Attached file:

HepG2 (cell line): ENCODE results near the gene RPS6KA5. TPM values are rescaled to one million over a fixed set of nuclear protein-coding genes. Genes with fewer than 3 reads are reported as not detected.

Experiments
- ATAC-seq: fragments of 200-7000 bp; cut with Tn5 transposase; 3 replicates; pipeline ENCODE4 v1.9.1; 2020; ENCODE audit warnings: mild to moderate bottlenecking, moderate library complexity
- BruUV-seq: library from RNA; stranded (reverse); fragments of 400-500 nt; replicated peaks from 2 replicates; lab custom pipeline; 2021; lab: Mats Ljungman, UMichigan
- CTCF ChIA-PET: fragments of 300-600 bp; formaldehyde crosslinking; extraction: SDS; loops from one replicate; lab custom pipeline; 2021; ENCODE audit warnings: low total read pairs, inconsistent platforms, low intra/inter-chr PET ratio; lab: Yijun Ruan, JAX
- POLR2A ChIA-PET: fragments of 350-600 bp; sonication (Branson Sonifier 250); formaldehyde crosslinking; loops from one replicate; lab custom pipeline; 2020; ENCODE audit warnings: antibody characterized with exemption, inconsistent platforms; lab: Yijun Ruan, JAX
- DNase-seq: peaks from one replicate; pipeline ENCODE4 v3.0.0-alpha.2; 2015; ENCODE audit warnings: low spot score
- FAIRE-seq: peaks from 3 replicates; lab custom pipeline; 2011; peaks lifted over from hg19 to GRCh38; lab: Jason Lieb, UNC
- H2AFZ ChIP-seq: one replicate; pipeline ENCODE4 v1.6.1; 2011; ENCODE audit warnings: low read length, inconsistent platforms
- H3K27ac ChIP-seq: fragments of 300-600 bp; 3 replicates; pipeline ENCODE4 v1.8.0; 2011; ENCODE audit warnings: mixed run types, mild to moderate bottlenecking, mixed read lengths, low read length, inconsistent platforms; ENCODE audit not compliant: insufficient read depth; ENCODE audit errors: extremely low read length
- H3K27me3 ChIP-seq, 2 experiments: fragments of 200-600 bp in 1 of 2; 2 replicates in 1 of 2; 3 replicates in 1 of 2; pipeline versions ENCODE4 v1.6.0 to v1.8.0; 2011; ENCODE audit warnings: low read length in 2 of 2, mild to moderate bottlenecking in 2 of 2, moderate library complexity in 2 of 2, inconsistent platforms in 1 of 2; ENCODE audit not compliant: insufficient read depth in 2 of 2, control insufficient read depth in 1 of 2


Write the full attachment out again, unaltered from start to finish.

HepG2 (cell line): ENCODE results near the gene RPS6KA5. TPM values are rescaled to one million over a fixed set of nuclear protein-coding genes. Genes with fewer than 3 reads are reported as not detected.

Experiments
- ATAC-seq: fragments of 200-7000 bp; cut with Tn5 transposase; 3 replicates; pipeline ENCODE4 v1.9.1; 2020; ENCODE audit warnings: mild to moderate bottlenecking, moderate library complexity
- BruUV-seq: library from RNA; stranded (reverse); fragments of 400-500 nt; replicated peaks from 2 replicates; lab custom pipeline; 2021; lab: Mats Ljungman, UMichigan
- CTCF ChIA-PET: fragments of 300-600 bp; formaldehyde crosslinking; extraction: SDS; loops from one replicate; lab custom pipeline; 2021; ENCODE audit warnings: low total read pairs, inconsistent platforms, low intra/inter-chr PET ratio; lab: Yijun Ruan, JAX
- POLR2A ChIA-PET: fragments of 350-600 bp; sonication (Branson Sonifier 250); formaldehyde crosslinking; loops from one replicate; lab custom pipeline; 2020; ENCODE audit warnings: antibody characterized with exemption, inconsistent platforms; lab: Yijun Ruan, JAX
- DNase-seq: peaks from one replicate; pipeline ENCODE4 v3.0.0-alpha.2; 2015; ENCODE audit warnings: low spot score
- FAIRE-seq: peaks from 3 replicates; lab custom pipeline; 2011; peaks lifted over from hg19 to GRCh38; lab: Jason Lieb, UNC
- H2AFZ ChIP-seq: one replicate; pipeline ENCODE4 v1.6.1; 2011; ENCODE audit warnings: low read length, inconsistent platforms
- H3K27ac ChIP-seq: fragments of 300-600 bp; 3 replicates; pipeline ENCODE4 v1.8.0; 2011; ENCODE audit warnings: mixed run types, mild to moderate bottlenecking, mixed read lengths, low read length, inconsistent platforms; ENCODE audit not compliant: insufficient read depth; ENCODE audit errors: extremely low read length
- H3K27me3 ChIP-seq, 2 experiments: fragments of 200-600 bp in 1 of 2; 2 replicates in 1 of 2; 3 replicates in 1 of 2; pipeline versions ENCODE4 v1.6.0 to v1.8.0; 2011; ENCODE audit warnings: low read length in 2 of 2, mild to moderate bottlenecking in 2 of 2, moderate library complexity in 2 of 2, inconsistent platforms in 1 of 2; ENCODE audit not compliant: insufficient read depth in 2 of 2, control insufficient read depth in 1 of 2